Posts Tagged ‘stripping’


Lawsuit: sanctions evasion helped kill U.S. troops

November 30, 2014

Many of the attacks during the Iraq insurgency that left over 4,000 American troops dead were carried out by Sunni militants funded by and aligned with Al Qaeda, former members of Saddam Hussein’s regime, the Gulf monarchies, or combinations of all three. But a new lawsuit by veterans and the families of our war dead is pointing out that a lot of the killing of coalition forces also came from Shia terrorists trained and funded by Iran. Iran was able to fund the trainers of those terrorists partly because of Iran’s access at the time to the international financial system as allowed by major banks with branches in the U.S. despite the sanctions against Iran throughout the 2000s.

From Reuters earlier this month (h/t El Grillo):

U.S. veterans sue banks, claim they should pay for Iraq attacks

Wounded U.S. veterans and family members of U.S. soldiers killed in Iraq sued five European banks on Monday, seeking to hold them responsible for shootings and roadside bombings because they allegedly processed Iranian money that paid for the attacks.

The lawsuit filed in U.S. District Court in Brooklyn, New York, named Barclays Plc, Credit Suisse Group AG, HSBC Holdings Plc, Royal Bank of Scotland Group Plc and Standard Chartered.

Barclays, Credit Suisse, RBS and Standard Chartered declined to comment. HSBC did not respond to requests for comment.

The lawsuit was brought under the U.S. Anti-Terrorism Act, a 1992 law that permits victims to bring private suits against alleged financiers of militant operations.

The lawsuit alleges the banks conspired with Iranian banks to mask wire transactions in order to evade U.S. sanctions. The Iranian banks then funneled more than $100 million to militant groups that operated in Iraq at Iran’s direction, according to the suit.

The militant groups included a Shi’ite militia in Iraq, Kataib Hezbollah, as well as Quds Force, the overseas arm of Iran’s Islamic Revolutionary Guard Corps, the suit says.

Since 2009, the five banks have agreed to pay about $3.2 billion to the U.S. government to resolve allegations that they handled money in violation of sanctions against nations such as Iran, Libya and Cuba. All the banks signed deferred prosecution agreements with the U.S. Justice Department in addition to settlements with U.S. banking regulators…


More fines for stripping

August 16, 2010 has revealed that Barclays will probably be fined by the U.S. Department of Justice for removing data (or “stripping” in AML industry jargon) from financial transactions with Iran. We’ve seen this already with Lloyds, Credit Suisse, and RBS. The banks stripped the data to cover the source or destination of wire transfers involving Iranian customers in violation of U.S. sanctions laws.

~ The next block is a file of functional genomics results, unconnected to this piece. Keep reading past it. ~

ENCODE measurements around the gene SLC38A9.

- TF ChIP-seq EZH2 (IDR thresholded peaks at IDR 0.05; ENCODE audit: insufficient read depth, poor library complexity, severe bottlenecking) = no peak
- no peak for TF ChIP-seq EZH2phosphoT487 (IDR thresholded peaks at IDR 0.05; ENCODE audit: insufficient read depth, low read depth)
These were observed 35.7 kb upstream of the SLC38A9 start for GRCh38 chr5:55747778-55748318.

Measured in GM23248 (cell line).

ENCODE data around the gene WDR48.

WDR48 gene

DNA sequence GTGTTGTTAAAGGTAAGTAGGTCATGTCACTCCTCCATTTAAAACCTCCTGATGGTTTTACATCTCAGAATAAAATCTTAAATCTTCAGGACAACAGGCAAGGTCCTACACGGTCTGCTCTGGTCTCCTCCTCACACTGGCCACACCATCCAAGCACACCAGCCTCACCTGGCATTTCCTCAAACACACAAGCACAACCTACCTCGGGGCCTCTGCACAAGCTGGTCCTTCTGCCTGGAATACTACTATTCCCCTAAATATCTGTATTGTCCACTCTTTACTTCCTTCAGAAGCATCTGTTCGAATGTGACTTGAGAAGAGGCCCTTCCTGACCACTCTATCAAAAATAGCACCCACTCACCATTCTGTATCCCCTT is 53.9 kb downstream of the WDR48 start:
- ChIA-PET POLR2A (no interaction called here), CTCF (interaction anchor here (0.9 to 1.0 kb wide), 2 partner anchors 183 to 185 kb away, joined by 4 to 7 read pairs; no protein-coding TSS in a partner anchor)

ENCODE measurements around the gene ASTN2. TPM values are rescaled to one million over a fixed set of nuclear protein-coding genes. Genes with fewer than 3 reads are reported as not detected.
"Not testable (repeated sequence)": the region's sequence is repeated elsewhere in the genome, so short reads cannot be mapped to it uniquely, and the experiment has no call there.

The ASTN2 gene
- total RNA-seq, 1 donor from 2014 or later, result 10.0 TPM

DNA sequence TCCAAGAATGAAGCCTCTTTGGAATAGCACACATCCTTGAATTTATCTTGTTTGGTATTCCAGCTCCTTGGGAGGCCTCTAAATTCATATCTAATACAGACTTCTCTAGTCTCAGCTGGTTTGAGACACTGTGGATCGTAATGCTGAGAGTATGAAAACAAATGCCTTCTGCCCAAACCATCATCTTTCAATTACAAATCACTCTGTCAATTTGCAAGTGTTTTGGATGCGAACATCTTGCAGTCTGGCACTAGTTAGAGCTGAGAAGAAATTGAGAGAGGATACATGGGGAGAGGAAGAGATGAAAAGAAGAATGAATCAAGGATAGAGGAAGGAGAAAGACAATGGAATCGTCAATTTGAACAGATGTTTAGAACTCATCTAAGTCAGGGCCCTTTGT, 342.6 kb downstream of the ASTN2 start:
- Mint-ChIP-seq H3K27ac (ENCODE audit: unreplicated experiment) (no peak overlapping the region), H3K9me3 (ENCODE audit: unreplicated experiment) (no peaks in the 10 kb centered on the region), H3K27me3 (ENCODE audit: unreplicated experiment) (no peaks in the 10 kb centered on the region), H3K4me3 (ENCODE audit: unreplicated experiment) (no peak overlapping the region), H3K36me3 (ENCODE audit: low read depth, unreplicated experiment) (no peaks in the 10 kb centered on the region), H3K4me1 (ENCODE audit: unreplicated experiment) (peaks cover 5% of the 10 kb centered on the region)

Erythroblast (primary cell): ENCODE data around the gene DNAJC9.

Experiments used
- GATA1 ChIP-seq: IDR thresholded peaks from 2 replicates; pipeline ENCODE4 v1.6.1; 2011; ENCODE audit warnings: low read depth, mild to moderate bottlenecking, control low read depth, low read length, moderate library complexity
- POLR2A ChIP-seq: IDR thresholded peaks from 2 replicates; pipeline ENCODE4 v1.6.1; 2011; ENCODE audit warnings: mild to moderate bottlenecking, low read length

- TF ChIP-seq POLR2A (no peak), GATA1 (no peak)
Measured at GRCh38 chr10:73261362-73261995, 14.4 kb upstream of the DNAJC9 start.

The banks helped Iran, now they’re helping fill DOJ’s coffers. Revenues from all these fines are likely to exceed $2 billion.

Bank Status Amount fined
Lloyds Settled $350 million
Credit Suisse Settled $536 million
RBS Settled $500 million
Barclays In progress Probably $300 million
Banca Intesa Sanpaolo Pending N/A
Deutsche Bank Pending N/A
HSBC Pending N/A
  TOTAL $1.7 billion & counting

Tightening the nuke noose? Lloyds fined for helping Iranian banks evade sanctions

January 4, 2010

Over the holidays, the U.S. Treasury’s Office of Foreign Asset Control announced a settlement with Lloyds Banking Group for its role in channeling Iranian money through American banks.  (Or as one commenter put it, “English whorehouse Lloyds TSB Bank settles out of court.”)

Here’s how it worked:  banks in Iran, Libya, and the Sudan held accounts with Lloyds.  Then Lloyds allowed money from those accounts to be wired or transferred through U.S. financial institutions after stripping identifying information such as bank names, customer names, and addresses.

Naturally, Lloyds knew who their own clients were, and they knew they weren’t supposed to allow transactions through the U.S., which is why they stripped the information from the transactions.

Lloyds clients include:

  • Bank Melli, Iran
  • Bank Saderat, Iran
  • Bank Sepah, Iran
  • National Bank of Khartoum, Sudan

In allowing these transactions to take place, Lloyds violated the U.S. International Emergency Economic Powers Act.  The money may have benefited terrorism or furthered Iranian nuclear ambitions.  How?  For one thing, once the money was transferred, it could be put into the coffers of front companies to pay for “goods and services” (such as sensitive weapons, technologies, or other materials).

As I noted in my review of Out of the Ashes, a powerful case can be made against the effectiveness of economic sanctions on Middle Eastern dictatorships.  The news that major financial institutions such as Lloyds have allowed for the circumvention of the sanctions regime casts doubts on both the strategy behind the sanctions and the how the sanctions are being administered.

But, congratulations are in order for the New York DA’s office and OFAC for uncovering and penalizing the activity, and for making our sanctions regime slightly less sieve-like.